In 2005 Rehrig International, the largest manufacturer of shopping carts in the world, had joined forces with GE Plastics and tech start-up MediaCart to create an innovative, industry-first design. They looked to develop the first entirely plastic shopping cart, which would be more quiet, lighter weight, and crucially, rust-free. Having worked with SPARK previously for tool-ready component designs, Rehrig again turned to SPARK for mechanical design, engineering, and plastics expertise on this tremendous undertaking.

In 2007, Rehrig International asked SPARK to help them create the world’s first all-plastic shopping cart. The result was an exploration of advanced plastics design and CAD software’s then budding capabilities.


Injection mold tools are expensive. Large injection mold tools are very expensive. And large injection mold tools that form parts like a shopping cart basket require expanding (or exploding) cavity molds, which are enormously complex and expensive.

Consequently, the 3D CAD work produced by SPARK needed to be 100% tool-ready to ensure accurate tool pricing, so Rehrig could determine product feasibility. Smaller components, such as the seat assembly and lower tray assembly, were relatively simple in comparison; however, the main basket and frame, in particular, were anything but easy to design.

Large injection mold tools that form parts like a shopping card basket require expanding (or exploding) cavity molds, which are enormously complex and expensive.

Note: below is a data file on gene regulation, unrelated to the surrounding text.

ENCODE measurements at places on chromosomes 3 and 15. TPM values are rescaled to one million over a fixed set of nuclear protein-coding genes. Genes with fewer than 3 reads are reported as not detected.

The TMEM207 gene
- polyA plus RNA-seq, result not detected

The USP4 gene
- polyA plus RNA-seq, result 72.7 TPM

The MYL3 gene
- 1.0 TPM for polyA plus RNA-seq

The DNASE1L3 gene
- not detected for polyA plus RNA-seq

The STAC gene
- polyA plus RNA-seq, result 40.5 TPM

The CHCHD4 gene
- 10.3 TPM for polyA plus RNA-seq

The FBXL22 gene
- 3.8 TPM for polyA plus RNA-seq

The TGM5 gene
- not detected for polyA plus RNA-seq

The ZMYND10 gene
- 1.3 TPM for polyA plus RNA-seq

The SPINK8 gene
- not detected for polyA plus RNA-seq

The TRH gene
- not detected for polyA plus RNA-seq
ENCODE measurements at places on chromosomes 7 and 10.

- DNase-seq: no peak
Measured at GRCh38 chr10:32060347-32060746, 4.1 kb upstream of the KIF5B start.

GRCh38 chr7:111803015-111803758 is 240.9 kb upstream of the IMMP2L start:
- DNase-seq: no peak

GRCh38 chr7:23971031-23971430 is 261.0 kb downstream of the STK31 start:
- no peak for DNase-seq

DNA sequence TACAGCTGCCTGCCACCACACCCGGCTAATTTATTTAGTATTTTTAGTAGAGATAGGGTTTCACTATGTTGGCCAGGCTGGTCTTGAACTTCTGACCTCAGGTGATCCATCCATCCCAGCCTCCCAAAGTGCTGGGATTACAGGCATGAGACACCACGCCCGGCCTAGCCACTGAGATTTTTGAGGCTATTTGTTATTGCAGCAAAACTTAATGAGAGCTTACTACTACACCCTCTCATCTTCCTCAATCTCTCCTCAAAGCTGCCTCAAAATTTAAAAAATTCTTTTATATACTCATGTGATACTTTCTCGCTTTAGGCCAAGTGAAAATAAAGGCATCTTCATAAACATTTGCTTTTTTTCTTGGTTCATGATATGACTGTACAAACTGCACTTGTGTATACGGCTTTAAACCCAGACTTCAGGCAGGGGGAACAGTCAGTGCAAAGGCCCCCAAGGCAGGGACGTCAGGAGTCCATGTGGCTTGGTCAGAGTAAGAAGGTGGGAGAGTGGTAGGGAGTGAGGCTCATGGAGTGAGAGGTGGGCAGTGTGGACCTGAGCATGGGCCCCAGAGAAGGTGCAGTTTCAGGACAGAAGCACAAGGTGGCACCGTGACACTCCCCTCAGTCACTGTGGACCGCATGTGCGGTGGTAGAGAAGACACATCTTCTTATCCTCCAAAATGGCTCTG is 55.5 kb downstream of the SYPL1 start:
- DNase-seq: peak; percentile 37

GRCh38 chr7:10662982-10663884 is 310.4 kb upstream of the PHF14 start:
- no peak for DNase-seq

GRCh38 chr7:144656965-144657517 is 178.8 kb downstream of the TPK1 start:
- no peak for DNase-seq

SPARK prides itself on our understanding of how to design parts for injection molding. For the shopping cart frame, an exceptional understanding of surface modeling techniques needed to be combined with absolute control of parting lines where the mold components meet.

The frame required a complex tool with both an expanding cavity and collapsing core. It also was to be molded using high-end engineering resin and low pressure structural foam. SPARK worked closely with both the tool builders and the part molders to ensure that their trade-specific knowledge was fully incorporated in the 3-D design.


Rehrig required the parts to be built in Solidworks, which at the time did not have the capabilities of Pro/Engineer software. SPARK pushed Solidworks (and the personal computers running the program) to the limit to design the cart. In fact, SPARK’s CAD work on the shopping cart was so inventive that some of the techniques we developed were included in Matt Lombard’s 2007 SolidWorks Bible, as well as his 2009 SolidWorks Surfacing and Complex Shape Modeling Bible.


Sadly, this incredible, and beautiful, design was never built, as Rehrig’s partner company could not raise the necessary capital (well over $1 million) for the molds. At the time Rehrig’s customers, including Target, were not willing to commit to purchasing the advanced, but more expensive design.

Years later, Target joined forces with an advanced injection molder and produced their now infamous all-plastic cart. While SPARK’s work merely paved the way for future innovation, the Rehrig cart remains a powerful example of engineering and plastics capabilities.